La Choza in Santa Fe

La Choza is one of those restaurants I go to whenever I visit Santa Fe.  Sister restaurant to The Shed, it serves more locals because of its off Plaza location near the Railyard District.  The red chile sauce is some of the best in town, often considered second only to Mary & Tito’s in Albuquerque. It looks more like a typical Mexican restaurant than most of the Santa Fe restaurants we frequent. It has a very basic menu but it covers all the bases; enchiladas, burritos, tacos and even sopapillas instead of tortillas on the side. They also make a wonderfully spicy carne adovado–with chunky, not pulled pork like at Tecolote.

Another bonus is that the enchiladas are made with blue corn tortillas, and they are stacked not rolled. Pinto beans are cooked whole rather than being refried, and you can’t beat the chips, salsa and guacamole. It has a big outdoor patio for dining in nice weather.

If you have an ounce of room in your stomach, don’t leave without trying the famous Mocha Cake, a frozen block of dense goodness that is not to be missed.

Can you tell I like the joint??!!

La Choza Restaurant on Urbanspoon

Geranimo in Santa Fe

Geranimo is a veritable institution in Santa Fe. It has changed chefs over the years, but has never lost its panache or its place as one of the premier restaurants in Santa Fe…if, that is, you are looking for an upscale, non-enchilada/burrito meal.

Geranimo is in a lovely house on Canyon Road, about 2/3 of the way up this very unique art gallery-lined lane. The restaurant is much larger than it appears from the entrance; once past the pleasant sidewalk patio, diners will find several elegant rooms decorated simply with gorgeous leather chairs and banquettes, providing a lovely contrast to the white walls. Service is refined, yet not stuffy or intrusive.

Breads are homemade and unusual, including chile dotted rolls and a very moist cornbread.

The waiter knew we were celebrating a special occasion, so he brought each of us a flute of blush champagne, a very festive way to start what was to be an outstanding dining experience.

Though it was not easy to decide among the mouth-watering appetizers, we were pleased with our selections. Duo of Tuna was quite different. Though there was a somewhat traditional tartar, the other half of the preparation consisted of mini bricks of tuna that were wrapped in a crepe-like buttermilk pancake with hoisin green garlic sauce and wasabi aioli.

One of Chef Eric DiStefano’s signature dishes is a fabulous fiery chile shrimp atop an almond rice cake with yuzu basil aioli, and he serves it here as well as his other restaurant, Coyote Cafe. I had ordered a half portion for an appetizer, but after taking one bite was regretting not getting the full tower for my entree.

Other appetizers included a crab cake with dill remoulade, wasabi Caesar salad with Japanese horseradish infused dressing, and orange and pepper seared diver scallops with vanilla crepes, all beautiful to behold. Tom never met a noodle he didn’t like so he had ramen noodles with Japanese vegetables for his main course. They are billed as a side dish and are more appropriate as such; though a nice addition to a meal, the noodles were a bit bland on their own.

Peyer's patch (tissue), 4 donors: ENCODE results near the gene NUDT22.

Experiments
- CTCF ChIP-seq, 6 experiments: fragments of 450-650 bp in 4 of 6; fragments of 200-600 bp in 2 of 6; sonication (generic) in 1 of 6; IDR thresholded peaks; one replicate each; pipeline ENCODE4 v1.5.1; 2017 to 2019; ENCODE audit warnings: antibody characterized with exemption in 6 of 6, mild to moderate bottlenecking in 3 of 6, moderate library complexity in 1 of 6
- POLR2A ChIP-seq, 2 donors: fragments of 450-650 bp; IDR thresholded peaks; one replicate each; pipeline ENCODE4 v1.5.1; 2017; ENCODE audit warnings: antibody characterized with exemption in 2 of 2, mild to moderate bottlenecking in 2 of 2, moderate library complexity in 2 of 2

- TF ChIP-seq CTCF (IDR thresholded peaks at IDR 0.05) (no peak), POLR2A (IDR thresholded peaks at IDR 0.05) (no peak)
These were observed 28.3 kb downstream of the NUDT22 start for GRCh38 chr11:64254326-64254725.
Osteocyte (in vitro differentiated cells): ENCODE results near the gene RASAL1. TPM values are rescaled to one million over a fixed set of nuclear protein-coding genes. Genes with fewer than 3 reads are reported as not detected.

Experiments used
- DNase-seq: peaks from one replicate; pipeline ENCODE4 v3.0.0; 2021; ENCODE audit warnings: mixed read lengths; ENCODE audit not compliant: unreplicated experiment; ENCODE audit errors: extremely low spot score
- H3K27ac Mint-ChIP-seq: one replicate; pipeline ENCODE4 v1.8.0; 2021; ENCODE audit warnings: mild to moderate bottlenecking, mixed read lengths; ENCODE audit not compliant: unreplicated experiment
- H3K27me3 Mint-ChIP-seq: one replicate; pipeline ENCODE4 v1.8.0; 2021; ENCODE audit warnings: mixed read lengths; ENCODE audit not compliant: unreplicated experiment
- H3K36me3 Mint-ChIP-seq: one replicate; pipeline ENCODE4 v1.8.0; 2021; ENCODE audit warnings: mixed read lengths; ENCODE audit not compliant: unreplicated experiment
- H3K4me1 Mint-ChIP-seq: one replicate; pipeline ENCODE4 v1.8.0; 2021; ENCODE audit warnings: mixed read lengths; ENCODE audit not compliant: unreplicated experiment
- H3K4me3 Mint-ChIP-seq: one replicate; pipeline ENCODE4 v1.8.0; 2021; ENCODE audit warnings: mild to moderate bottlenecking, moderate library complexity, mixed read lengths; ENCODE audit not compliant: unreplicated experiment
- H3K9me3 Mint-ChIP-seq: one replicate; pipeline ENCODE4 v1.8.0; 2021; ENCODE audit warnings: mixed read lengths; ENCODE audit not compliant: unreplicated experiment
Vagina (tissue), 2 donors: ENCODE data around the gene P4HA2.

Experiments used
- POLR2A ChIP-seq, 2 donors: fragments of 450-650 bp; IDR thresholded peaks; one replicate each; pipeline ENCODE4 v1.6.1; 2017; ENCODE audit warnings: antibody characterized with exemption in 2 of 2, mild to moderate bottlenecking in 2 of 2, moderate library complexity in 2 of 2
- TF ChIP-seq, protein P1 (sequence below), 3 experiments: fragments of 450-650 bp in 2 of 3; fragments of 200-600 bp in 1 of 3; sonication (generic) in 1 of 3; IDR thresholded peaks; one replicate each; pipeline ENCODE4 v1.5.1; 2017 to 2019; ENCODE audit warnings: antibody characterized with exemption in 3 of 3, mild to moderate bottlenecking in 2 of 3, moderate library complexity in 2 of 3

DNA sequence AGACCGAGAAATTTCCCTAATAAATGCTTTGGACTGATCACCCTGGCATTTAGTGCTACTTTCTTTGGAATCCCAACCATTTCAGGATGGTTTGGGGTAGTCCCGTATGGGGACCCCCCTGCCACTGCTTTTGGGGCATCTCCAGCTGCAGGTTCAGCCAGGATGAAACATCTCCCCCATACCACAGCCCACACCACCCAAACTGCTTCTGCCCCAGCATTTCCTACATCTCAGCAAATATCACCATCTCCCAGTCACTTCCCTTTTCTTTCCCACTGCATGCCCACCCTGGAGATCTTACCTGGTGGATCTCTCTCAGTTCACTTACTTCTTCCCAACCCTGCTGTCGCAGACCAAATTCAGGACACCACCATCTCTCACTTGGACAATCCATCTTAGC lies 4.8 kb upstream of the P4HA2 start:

Though tuna and wasabi mashed potatoes is a timeworn combination dating back to the 1980s, it’s one I never tire of and this was a worthy rendition. The bok choy and watercress added a layer of texture and all the flavors played well together.

The grilled lobster tail with green chile garlic sauce over angel hair pasta has been a mainstay on the menu at both restaurants. Though it was a lovely dish, it lacked a punch that one would expect from the menu description.

The birthday celebration was topped off with a complimentary piece of dense flourless cake and four forks, and was easily rich enough for us to share without fighting over the last bite.

Geranimo is not an everyday sort of hangout, though having a drink and appetizers on the patio or in the bar would be a nice way to spend an evening without spending big bucks. I consider it the finest fine-dining restaurant in Santa Fe, having maintained its consistency and quality over the years.

Geronimo on Urbanspoon

Coyote Cafe Rooftop Cantina in Santa Fe

Coyote Cafe is essentially two restaurants; one that features upscale Southwestern and a $56 cowboy cut ribeye, and a rooftop cantina, which is more of a chips and margaritas type of gathering place.

I prefer the Cantina; it’s one of the best spots to eat outside in Santa Fe. I’ve eaten there in April with my fleece on and in June in a sleeveless shirt and sandals and always have a great time. Perhaps it’s the company, but there’s just a great vibe. Looking around the packed second floor deck, everyone looks like they are happy campers.

Maybe they’ve tried some of the high octane drinks, including the Norteno Margarita, a traditional margarita with hatch green chile infused tequila. I liked the idea of it, but not the taste particularly. It just wasn’t refreshing on a hot day. I switched to beer, which complemented our food better.

We started with the nachos, and could have stopped there in terms of filling up our stomachs. Piled high with spicy braised pork, red chile sauce, avocado sauce, whiskey cheddar cheese, serrano chiles and black beans, we made quick work of the impressive mound.

Having had burritos and enchiladas morning, noon and night for five days running, the tacos on the menu called our names. Ordering two platters for the table, we split tenderloin of beef tacos with caramelized onions and horseradish slaw, and tacos al pastor topped with the traditional grilled pineapple and tomatillo salsa.

This is not a place for quiet or serious conversation. Music blares and tables are close together, but that’s part of its charm. The quality of the food may vary from year to year, but the Cantina will always have a place on my dance card whenever I visit Santa Fe…I’m compiling a great array of memories there.

Coyote Cafe Cantina on Urbanspoon

Inn of the Anasazi–Santa Fe

Most people think of the Inn of the Anasazi as the top hotel to stay in while visiting Santa Fe. That it is. But I also love to eat there. Whether enjoying tortilla soup  and a tuna tostada at lunchtime, snacking on nachos and buffalo sliders with a beer on the patio, or going all out with duck mole enchiladas, blue corn crab cakes and a lamb porterhouse with adobo sauce in the dining room, it’s all excellent quality, beautifully presented and well-executed.

Santa Fe is one town where I prefer the local joints, but as a big fan of the Anasazi, it’s my one exception to that rule.

Anasazi Restaurant on Urbanspoon

Tune-Up Cafe and Harry’s Roadhouse–Santa Fe

Santa Fe has more than its share of “joints” and “dives”. Most are New Mexican-centric, but I recently visited a pair of eclectic venues that sported a broader menu for those who may not want a steady diet of red or green chile sauce at every meal.